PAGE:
Apple’s forthcoming next-generation iPhone – expected to be unveiled at the Apple Worldwide Developers Conference in San Francisco on 8 June – will come with a Griffin iTrip-style FM transmitter and 802.11.n Wi-Fi connectivity that uses similar frequencies as Long Term Evolution (LTE).
The forthcoming iPhone 3.0 firmware is also rumoured to come with video-recording capabilities and enhanced wireless networking.
However, according to Apple rumours site AppleInsider, the new device will contain a chip that enables low power 802.11n.
Long Term Evolution, or 4G, is the next step for today’s existing 3G networks, and is a competing standard to the WiMax wide area Wi-Fi standard being championed by Intel.
LTE uses ODFM (Orthogonal Frequency Division Multiplexing) and, in later releases, MIMO (Multiple Input Multiple Output) antenna technology similar to that used in the IEEE 802.11n wireless local area network (WLAN) standard.
According to AppleInsider, wireless radio component specifications contained within beta distributions of iPhone 3.0 firmware reveal support for 802.11n bound for new iPhone models.
The version of the existing Broadcome chip that supplies Wi-Fi and Bluetooth on existing models jumps from BCM4325 to BCM4329, according to resource files reserved for the third-generation iPod touch. Effectively, this adds new support for 802.11n features, including the ability to find and join 5GHz networks.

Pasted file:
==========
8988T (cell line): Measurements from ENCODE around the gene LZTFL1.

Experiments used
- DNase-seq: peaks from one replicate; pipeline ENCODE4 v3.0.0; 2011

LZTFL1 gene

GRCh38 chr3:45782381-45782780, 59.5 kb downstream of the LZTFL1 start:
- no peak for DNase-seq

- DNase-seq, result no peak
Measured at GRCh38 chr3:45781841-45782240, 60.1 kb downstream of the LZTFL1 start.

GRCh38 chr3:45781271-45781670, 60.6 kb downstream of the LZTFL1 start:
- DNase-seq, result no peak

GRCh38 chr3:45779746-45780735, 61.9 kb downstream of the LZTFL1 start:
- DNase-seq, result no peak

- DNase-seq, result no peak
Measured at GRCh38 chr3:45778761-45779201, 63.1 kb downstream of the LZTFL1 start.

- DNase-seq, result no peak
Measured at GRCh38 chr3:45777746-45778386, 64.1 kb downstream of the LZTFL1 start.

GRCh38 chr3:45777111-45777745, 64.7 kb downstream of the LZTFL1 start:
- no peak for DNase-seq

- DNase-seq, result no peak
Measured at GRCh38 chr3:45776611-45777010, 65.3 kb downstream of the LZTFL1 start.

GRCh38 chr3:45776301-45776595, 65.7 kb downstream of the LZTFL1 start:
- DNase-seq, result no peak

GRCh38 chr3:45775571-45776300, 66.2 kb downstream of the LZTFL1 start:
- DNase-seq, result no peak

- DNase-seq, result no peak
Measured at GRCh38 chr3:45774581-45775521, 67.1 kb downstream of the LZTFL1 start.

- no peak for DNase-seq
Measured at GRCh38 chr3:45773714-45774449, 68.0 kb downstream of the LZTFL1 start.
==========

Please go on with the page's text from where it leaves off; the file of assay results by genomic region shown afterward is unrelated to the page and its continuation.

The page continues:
“New support for 802.11n in the upcoming iPhone and iPod touch models would also provide the devices with additional network speed and reception range features of the significantly faster 802.11n specification, which are related to channel bonding (using two channels at once to double the top reception speed) and MIMO, the ability to use multiple transmit and receive antennas to improve reception speed and range,” AppleInsider said.
In recent days, rumours have persisted that O2 is trying to clear itself of stock of 3G iPhone devices in anticipation of a new family of iPhones.
The big question is whether Apple will continue its exclusive multi-year arrangement with O2, and if the operator will once again be granted the franchise for the introduction of the ground-breaking smart phone.
It is understood that the original contract came with a two-year break clause. In the US, AT&T’s arrangement with O2 ended last week, and rival operators are eyeing the franchise hungrily.
LTE is scheduled to be launched commercially in 2010 by Verizon Wireless and AT&T Wireless. T-Mobile and Alltel have also announced plans to roll out 4G capabilities based on LTE.
In Ireland, O2, Vodafone, Meteor and Hutchison Whampoa have all signalled that their future networks will move to LTE.
According to the GSMA, some 26 mobile operators around the world – including Hutchison’s 3 operation in Ireland – have plans to launch LTE service in 2010 and 2011.
The list also includes Verizon, MetroPCS, CenturyTel, Aircell, Cox and AT&T Mobility in the US, which aim to launch their LTE services in 2010 and 2011; NTT DoCoMo and KDDI in Japan, which aim to launch LTE in 2010; T-Mobile in Germany and Orange in France, which will launch in 2011; and TeliaSonera in Norway and Sweden, which will launch in 2010.
By John Kennedy